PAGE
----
Saturday 16 December 2017

Lady's Bedstraw has strong Christmas associations of

By Jim Hurley - Nature Trail

Lady's Bedstraw is a very common wild plant.
Lady's Bedstraw is a very common wild plant.

Unlike Holly, Ivy and Mistletoe, Lady's Bedstraw is not a plant that many people would immediately associate with Christmas.

Lady's Bedstraw is a very common wild plant. It is widespread throughout Ireland especially in dry sandy places, on dunes and on coastal grasslands and road banks. It flowers from June to August and its frothy masses of bright yellow petals have a lovely rich and sweet smell.

The smell is reminiscent of both new-mown hay and honey, a lovely sweet summery smell. Coumarin, a fragrant organic compound, is the chemical substance responsible for the sweet smell.

In the past, bunches of Lady's Bedstraw were traditionally collected in July, were air dried and were stuffed into straw mattresses as a natural air freshener. The plant had added bonuses in that it was lovely and soft to lie on and was a natural flea repellent.

The plant has a strong association with women based on its sedative properties as it was used by herbalists during childbirth. Note, however, that the plant's name refers not to 'ladies' in the pleural but to 'lady' in the singular. In the Christian tradition the lady in question was Our Lady, Mary, the mother of Jesus.

The Gospels of Matthew and Luke each describe Jesus' birth. Both accounts state that Jesus was born to Joseph and Mary, his betrothed, in Bethlehem. Mary and Joseph travelled from where they lived in Nazareth to Joseph's ancestral home in Bethlehem to register in the census ordered by Caesar Augustus. Mary was heavily pregnant at the time and gave birth in a stable while they were in Bethlehem.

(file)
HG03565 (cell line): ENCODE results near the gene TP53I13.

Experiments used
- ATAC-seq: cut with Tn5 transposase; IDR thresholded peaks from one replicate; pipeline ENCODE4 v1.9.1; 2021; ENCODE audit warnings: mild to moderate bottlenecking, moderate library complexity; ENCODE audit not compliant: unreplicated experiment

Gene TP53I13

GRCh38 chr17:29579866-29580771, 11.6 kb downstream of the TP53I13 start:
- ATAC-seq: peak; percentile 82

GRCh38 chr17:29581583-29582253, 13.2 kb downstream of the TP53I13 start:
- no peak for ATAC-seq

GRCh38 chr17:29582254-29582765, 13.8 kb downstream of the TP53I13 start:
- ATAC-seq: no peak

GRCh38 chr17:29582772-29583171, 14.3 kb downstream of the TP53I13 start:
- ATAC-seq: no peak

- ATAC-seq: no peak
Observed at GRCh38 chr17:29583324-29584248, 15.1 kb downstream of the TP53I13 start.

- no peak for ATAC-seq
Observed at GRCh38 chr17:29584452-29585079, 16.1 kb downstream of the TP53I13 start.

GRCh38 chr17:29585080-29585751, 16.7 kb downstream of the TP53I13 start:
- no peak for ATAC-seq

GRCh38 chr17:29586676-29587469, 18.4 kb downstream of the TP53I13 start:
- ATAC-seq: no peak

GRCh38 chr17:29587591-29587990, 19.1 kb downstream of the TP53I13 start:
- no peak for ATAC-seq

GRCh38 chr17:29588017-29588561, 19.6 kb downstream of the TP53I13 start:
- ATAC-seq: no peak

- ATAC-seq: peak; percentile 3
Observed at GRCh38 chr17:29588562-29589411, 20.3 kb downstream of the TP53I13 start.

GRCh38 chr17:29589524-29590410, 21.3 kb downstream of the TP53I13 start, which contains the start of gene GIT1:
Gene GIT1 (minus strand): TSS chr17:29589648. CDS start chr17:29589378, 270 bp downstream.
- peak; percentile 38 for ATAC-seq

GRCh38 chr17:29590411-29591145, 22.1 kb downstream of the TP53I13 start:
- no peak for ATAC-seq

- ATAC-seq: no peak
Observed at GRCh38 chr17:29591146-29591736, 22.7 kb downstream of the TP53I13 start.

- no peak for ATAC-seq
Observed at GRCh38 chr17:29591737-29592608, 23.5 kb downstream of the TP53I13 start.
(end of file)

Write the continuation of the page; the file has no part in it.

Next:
While coumarin has a lovely smell it has a bitter taste. Cattle are said to eat plants high in coumarin but donkeys and pigs are said to avoid them. Coumarin has appetite-suppressing properties and it is believed that plants with high concentrations may have so evolved as a chemical defence to discourage predation by grazing animals.

The Christian legend holds that the donkey in the stable at Bethlehem selectively avoided eating the bedstraw in its fodder. Consequently, it was on a bed of these rejected plants that Mary gave birth to the infant Jesus. The plants were Our Lady's bed straw.

And, yes, in case you are wondering, Lady's Bedstraw is native to Israel. It is found across most of Europe, North Africa and temperate Asia.

Wishing you and yours a very happy and peaceful Christmas.

Wexford People

Promoted Links